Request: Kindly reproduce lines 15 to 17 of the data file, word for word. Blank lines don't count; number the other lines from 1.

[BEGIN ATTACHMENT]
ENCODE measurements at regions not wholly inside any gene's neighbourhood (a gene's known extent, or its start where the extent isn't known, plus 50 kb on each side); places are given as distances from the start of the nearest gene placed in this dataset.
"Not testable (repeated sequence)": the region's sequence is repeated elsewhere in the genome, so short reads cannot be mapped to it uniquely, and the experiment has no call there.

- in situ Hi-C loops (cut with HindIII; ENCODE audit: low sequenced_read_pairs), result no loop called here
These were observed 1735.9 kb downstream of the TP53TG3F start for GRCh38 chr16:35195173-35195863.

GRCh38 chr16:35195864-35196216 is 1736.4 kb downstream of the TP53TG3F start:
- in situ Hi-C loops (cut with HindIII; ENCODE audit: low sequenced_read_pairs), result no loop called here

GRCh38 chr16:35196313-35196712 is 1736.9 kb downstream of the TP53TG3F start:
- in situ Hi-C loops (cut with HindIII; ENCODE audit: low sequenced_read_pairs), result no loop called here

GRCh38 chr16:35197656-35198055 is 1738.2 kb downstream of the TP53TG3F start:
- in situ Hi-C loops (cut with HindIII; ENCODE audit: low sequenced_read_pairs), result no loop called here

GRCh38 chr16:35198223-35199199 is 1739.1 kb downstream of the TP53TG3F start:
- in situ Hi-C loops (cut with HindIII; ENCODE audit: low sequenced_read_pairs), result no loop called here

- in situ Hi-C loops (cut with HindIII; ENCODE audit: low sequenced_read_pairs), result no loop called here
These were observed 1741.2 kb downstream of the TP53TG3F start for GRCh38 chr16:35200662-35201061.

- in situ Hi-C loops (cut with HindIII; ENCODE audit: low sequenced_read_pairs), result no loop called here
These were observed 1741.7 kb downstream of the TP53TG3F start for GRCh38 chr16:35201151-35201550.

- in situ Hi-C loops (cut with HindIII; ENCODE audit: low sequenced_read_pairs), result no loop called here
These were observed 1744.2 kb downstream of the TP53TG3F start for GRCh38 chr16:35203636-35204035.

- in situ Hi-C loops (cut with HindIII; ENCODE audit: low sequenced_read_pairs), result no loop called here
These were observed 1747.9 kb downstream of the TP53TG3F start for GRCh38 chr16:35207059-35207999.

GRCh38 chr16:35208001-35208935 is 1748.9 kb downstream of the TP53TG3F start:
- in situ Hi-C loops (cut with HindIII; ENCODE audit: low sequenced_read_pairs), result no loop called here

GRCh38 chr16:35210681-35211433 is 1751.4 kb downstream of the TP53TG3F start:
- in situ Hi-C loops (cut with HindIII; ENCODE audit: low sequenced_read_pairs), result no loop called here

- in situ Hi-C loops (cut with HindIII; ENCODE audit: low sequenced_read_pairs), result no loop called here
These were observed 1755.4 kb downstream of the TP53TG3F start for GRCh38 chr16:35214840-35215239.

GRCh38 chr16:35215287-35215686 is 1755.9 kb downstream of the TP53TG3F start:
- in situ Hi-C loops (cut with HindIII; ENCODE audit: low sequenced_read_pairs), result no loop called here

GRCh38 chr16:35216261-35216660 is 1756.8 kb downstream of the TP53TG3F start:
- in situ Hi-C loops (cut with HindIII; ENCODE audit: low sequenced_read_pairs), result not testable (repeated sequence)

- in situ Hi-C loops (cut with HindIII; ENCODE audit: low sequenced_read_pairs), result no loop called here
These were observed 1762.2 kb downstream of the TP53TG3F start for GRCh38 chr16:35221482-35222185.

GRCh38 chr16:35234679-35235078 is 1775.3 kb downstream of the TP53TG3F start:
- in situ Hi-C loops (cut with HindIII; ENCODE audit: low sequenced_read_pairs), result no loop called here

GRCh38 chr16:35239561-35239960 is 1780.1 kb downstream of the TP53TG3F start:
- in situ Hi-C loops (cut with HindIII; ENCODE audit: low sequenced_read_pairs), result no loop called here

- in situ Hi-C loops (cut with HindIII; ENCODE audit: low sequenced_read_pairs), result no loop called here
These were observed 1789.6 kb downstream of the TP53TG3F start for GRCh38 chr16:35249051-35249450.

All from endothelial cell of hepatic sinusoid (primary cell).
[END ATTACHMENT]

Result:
- in situ Hi-C loops (cut with HindIII; ENCODE audit: low sequenced_read_pairs), result no loop called here
These were observed 1741.7 kb downstream of the TP53TG3F start for GRCh38 chr16:35201151-35201550.

- in situ Hi-C loops (cut with HindIII; ENCODE audit: low sequenced_read_pairs), result no loop called here